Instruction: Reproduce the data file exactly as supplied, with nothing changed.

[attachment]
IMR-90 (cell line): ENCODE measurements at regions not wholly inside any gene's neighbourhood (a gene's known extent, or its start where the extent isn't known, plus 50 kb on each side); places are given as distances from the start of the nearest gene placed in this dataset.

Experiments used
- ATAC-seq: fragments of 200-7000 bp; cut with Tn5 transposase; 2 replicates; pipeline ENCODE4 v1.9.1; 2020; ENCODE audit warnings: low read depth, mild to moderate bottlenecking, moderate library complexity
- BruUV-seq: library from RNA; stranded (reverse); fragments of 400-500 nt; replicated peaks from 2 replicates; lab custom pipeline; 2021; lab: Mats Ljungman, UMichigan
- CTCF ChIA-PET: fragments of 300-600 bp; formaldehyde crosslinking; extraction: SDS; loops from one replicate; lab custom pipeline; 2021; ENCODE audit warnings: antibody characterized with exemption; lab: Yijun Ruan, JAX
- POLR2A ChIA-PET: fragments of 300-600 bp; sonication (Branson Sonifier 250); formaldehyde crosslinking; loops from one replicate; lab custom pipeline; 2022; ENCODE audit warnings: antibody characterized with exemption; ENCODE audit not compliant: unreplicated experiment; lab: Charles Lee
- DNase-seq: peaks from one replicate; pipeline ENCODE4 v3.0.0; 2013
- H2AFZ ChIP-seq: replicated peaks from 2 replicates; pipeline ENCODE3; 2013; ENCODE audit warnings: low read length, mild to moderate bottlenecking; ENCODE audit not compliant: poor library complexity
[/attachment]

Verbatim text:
IMR-90 (cell line): ENCODE measurements at regions not wholly inside any gene's neighbourhood (a gene's known extent, or its start where the extent isn't known, plus 50 kb on each side); places are given as distances from the start of the nearest gene placed in this dataset.

Experiments used
- ATAC-seq: fragments of 200-7000 bp; cut with Tn5 transposase; 2 replicates; pipeline ENCODE4 v1.9.1; 2020; ENCODE audit warnings: low read depth, mild to moderate bottlenecking, moderate library complexity
- BruUV-seq: library from RNA; stranded (reverse); fragments of 400-500 nt; replicated peaks from 2 replicates; lab custom pipeline; 2021; lab: Mats Ljungman, UMichigan
- CTCF ChIA-PET: fragments of 300-600 bp; formaldehyde crosslinking; extraction: SDS; loops from one replicate; lab custom pipeline; 2021; ENCODE audit warnings: antibody characterized with exemption; lab: Yijun Ruan, JAX
- POLR2A ChIA-PET: fragments of 300-600 bp; sonication (Branson Sonifier 250); formaldehyde crosslinking; loops from one replicate; lab custom pipeline; 2022; ENCODE audit warnings: antibody characterized with exemption; ENCODE audit not compliant: unreplicated experiment; lab: Charles Lee
- DNase-seq: peaks from one replicate; pipeline ENCODE4 v3.0.0; 2013
- H2AFZ ChIP-seq: replicated peaks from 2 replicates; pipeline ENCODE3; 2013; ENCODE audit warnings: low read length, mild to moderate bottlenecking; ENCODE audit not compliant: poor library complexity